REVISION: Addressing Editorial Comments
It's never easy to read the editorial comments from a publisher. The comments below were a surprise because most of the stories in my collection "Creek Bait" had already been edited and published.
"I finished your collection and made notes and edits along the way. I can see why our readers liked your work, but as I stated before, there were so many problems with language and punctuation, it would be impossible to publish the collection without some thorough revisions. I cleared up many instances of punctuation and style issues, but I'm sure once you make the changes, someone else should go over it again. The subject matter and writing style of the stories were so varied. Some stories I liked more than others. In general, I like to publish collections that have a unified style or theme. I would suggest looking at the entries a bit closer and see which ones belong to this collection and which don't. One story, I marked, needs more work and a better ending. The final story also needs a bit more explanation about who The Padre was and why he was so defeated, or so it seems. In general, I tried to make the dialog flow better and took out a lot of the attributions. I thought the story about the singing cowboy doesn't fit and perhaps you have another story to replace it with. At times, I also felt that the titles needed to be thought over to closer reflect what the story is about. Sometimes, I couldn't make the connection. But, please read over my comments and let me know if you have any questions. I hope these edits and revisions make the manuscript stronger."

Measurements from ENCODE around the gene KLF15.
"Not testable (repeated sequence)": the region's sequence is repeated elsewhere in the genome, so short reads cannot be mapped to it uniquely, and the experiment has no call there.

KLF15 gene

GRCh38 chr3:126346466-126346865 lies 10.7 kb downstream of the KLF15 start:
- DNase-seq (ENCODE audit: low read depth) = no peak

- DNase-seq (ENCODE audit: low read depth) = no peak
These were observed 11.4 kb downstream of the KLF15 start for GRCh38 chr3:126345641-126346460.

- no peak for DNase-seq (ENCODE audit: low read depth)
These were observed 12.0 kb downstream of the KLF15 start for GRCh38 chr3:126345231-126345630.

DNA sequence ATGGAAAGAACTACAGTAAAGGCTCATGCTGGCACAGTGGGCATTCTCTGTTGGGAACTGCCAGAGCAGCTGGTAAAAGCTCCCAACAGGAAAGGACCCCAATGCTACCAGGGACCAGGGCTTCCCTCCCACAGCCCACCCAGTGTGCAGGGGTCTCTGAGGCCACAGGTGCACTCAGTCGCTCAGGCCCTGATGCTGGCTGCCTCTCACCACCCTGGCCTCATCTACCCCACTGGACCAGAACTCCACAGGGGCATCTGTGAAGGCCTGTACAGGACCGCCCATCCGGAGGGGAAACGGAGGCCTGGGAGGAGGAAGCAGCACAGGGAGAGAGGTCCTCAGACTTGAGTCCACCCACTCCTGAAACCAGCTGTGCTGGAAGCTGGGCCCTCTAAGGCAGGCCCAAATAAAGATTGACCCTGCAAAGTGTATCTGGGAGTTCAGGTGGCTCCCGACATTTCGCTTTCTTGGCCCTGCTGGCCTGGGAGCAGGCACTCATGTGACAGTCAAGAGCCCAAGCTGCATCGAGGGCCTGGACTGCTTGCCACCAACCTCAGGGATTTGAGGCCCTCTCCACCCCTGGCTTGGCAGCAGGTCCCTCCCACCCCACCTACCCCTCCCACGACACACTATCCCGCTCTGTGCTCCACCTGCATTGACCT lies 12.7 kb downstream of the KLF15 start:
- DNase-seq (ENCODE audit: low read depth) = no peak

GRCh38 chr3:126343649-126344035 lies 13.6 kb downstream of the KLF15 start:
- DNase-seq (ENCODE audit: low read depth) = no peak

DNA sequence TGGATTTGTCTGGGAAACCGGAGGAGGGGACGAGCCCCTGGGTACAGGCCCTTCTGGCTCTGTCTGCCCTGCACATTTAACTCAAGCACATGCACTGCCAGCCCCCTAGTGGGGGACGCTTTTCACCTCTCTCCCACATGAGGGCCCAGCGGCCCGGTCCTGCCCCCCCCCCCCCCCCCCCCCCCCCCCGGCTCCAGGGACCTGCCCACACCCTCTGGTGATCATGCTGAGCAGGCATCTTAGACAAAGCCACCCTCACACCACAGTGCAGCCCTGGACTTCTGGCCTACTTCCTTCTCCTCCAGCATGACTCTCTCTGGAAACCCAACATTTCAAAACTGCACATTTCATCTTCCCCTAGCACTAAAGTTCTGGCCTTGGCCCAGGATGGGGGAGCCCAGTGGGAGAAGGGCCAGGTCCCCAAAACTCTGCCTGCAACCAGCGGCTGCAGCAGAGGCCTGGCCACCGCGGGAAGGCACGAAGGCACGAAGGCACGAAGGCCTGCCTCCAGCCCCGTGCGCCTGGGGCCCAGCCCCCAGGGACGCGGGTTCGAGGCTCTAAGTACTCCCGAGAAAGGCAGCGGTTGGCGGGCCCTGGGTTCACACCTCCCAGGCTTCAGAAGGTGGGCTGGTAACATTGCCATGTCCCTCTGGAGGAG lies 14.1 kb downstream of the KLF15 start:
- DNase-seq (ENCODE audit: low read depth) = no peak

After the initial shock wore off I studied each comment to make sure I understood what had to be addressed--overall the comments were not as bad as I thought. During this phase I had an opportunity to make any changes I felt were needed. I hadn't read some of the stories in years and was able to give each of them a close read.
The major editorial change I made was to cut four stories and add three new ones that fit the thematically linked pieces about characters who escaped from life. Some succeeded, others faced heartbreak, and the lucky ones found redemption. The new stories fit well and definitely strengthened the collection. I also retitled two stories which turned out to be harder than I expected.
Once I had completed the above changes, I broke the collection into three sections of about 40 pages each. Then using Grammarly and ProWriting Aid as editing tools, I uploaded each section and saved it. Having completed that part of the editorial process I used Word’s compare changes document feature and saved the combined file then incorporated all those changes into the master document.
I know there are probably some writers who don’t like the idea of using software programs as aids in their writing. I found both programs very helpful, particularly with the style and grammar features such as flagging passive and active voice, wordiness, and something called sticky which highlighted the sticky sentences that slow a reader down. The two programs even flagged some things that both the editor and I editor. A word of caution here. The two programs are very useful tools, but will never take the place of a real live editor.
It will be a few weeks before I hear back from the publisher.